Did Ole Miss prof suggest criminal punishment for speech 'bias'?

An Ole Miss professor recently said that the school would benefit from its Bias Incident Response Team enacting stricter punishments.

The professor later walked back the statement, saying students should only be charged if they have violated state or federal hate crimes.

University of Mississippi professor Kirk Johnson recently suggested during an interview on speech “bias” that if students “faced the possibility of being suspended from school or being arrested” then they would “police themselves more vigorously.” 

The statement comes just weeks after the University of Michigan settled a free speech lawsuit that called into question the constitutionality of its Bias Response Team, as Campus Reform reported at the time. Free speech nonprofit Speech First argued in that case that UMich’s definition of “bullying” and “harassment” were too vague, potentially leading students to self-censor. 

Nicole Neily, president of Speech First, issued a statement following the settlement putting colleges “on notice.” 

However, as Neily noted, there are still bias response teams at as many as 200 colleges and universities across the country, including Ole Miss.

The statement also comes just weeks after two University of Connecticut students were arrested for allegedly using “ridiculing” speech. 

Although he later walked back the statement, Johnson initially told The College Fix that Ole Miss would benefit from Bias Incident Response Team that enforces harsher punishments, including expulsion or criminal charges. The outlet quoted Johnson as saying that if students “faced the possibility of being suspended from school or being arrested under federal or state hate-crime statutes, I suspect they would police themselves more vigorously.”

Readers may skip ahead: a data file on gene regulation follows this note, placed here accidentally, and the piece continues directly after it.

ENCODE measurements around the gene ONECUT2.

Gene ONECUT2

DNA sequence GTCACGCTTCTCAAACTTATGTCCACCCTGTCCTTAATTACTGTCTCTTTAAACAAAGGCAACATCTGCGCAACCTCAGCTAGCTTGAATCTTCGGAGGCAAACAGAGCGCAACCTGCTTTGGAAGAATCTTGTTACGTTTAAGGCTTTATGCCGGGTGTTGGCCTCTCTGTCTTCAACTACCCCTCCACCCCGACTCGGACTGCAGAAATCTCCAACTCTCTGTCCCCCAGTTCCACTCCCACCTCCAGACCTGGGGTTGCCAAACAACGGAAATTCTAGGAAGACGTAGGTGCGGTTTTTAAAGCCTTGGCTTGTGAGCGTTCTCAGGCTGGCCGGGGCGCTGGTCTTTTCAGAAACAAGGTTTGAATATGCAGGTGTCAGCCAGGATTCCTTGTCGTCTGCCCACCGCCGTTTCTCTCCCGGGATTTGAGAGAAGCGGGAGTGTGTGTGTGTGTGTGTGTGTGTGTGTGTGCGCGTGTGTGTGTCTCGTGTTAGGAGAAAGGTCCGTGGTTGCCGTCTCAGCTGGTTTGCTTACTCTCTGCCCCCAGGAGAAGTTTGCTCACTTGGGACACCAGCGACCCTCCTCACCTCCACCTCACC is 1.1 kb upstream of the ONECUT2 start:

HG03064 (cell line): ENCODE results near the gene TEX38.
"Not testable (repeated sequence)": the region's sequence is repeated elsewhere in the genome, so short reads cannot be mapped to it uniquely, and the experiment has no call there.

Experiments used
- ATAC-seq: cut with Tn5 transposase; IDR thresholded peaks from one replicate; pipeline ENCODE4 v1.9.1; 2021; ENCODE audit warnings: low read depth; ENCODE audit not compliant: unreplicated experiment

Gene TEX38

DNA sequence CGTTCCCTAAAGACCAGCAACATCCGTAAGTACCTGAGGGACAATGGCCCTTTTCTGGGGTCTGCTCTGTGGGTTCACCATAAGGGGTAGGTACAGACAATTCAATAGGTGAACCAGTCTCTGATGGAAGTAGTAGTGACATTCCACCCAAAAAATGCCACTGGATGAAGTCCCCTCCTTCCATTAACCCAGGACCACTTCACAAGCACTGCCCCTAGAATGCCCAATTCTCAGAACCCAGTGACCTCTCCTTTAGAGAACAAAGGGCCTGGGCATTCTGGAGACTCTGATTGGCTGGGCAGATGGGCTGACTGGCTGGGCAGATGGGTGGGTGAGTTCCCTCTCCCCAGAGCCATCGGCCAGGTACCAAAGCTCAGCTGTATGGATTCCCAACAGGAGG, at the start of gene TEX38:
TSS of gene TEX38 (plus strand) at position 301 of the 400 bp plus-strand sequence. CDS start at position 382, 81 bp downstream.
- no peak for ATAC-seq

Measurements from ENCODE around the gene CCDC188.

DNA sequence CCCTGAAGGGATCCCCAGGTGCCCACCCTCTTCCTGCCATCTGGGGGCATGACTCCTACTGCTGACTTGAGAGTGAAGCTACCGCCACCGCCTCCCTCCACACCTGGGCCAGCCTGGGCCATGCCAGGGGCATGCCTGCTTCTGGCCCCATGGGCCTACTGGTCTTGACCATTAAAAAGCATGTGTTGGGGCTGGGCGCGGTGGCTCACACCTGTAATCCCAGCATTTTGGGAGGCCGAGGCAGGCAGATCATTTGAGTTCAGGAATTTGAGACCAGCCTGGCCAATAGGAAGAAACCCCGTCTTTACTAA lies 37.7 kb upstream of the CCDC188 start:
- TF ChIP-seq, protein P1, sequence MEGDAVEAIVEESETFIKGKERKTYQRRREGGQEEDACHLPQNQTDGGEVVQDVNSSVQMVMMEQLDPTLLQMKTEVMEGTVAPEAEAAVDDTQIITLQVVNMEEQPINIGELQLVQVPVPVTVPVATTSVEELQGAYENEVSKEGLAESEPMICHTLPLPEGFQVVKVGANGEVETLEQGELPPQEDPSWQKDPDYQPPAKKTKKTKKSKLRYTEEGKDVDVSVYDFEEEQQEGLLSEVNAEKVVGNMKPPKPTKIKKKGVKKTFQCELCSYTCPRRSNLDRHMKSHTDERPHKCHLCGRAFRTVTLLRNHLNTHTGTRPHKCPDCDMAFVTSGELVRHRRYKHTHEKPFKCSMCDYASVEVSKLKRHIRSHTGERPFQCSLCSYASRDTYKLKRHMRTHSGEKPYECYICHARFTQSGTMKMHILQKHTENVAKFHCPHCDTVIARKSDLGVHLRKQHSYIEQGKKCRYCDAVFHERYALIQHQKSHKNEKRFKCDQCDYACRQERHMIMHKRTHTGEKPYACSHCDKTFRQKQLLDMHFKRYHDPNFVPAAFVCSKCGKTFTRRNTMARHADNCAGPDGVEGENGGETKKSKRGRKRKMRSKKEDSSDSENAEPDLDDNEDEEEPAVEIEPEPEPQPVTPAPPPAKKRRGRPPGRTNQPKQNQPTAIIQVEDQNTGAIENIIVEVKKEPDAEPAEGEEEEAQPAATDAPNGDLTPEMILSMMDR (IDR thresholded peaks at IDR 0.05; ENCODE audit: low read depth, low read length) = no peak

[RELATED: Ivy League prof paints ‘microaggressions’ as ‘toxic rain’ in lecture]

According to Ole Miss Vice Chancellor for Diversity and Community Engagement Katrina Caldwell, the current bias response “doesn’t punish.”

“I think raising awareness gives us an opportunity to address it,” Caldwell said of bias incident reports.

The University of Mississippi’s website says that “a bias” incident would include “a behavior or act that targets an individual or group based on perceived or actual characteristics such as, but not limited to, race, religious belief, sexual orientation, disability or age.”

The BIRT website also includes an explanation of the differences of free speech and bias speech, stating that, “Bias Speech is any speech directed at a person because of their protected status, e.g. race, religion, ethnicity, sexuality, gender expression, veteran or ability status that displays some level of prejudice or chauvinism.”

[RELATED: Denver school targets faculty, staff with microaggression trainings]

Johnson recently sent a letter to members of the Critical Race Studies Group in regard to a more aggressive response to bias stating, “For example, I’ve long felt that we need to be proactive to prevent student microaggressions instead of continuing to react to them after the fact.”

Johnson helped co-write a reporton microaggressions along with Willa M.Johnson, James Thomas, and John Green, classifying phrases such as “People should pull themselves up by their bootstraps” and “Where are you from?” when directed at students of certain ethnicities as “microinvalidations.” 

Campus Reform has previously reported on Thomas for stating that Republican senators “don’t deserve your civility” and for comparing teen supporters of President Donald Trump with “Hitlerjugend.”

[RELATED: Student gov warns peers about ‘very prevalent’ ‘microaggressions’ like mispronouncing names]

Campus Reform reached out to K. Johnson, Thomas, W. Johnson, Green, and Caldwell to which K.Johnson and Thomas responded with an email including a document of the co-authored research paper detailing microaggressions on campus. 

Follow the author of this article on Twitter: @Jess_Custodio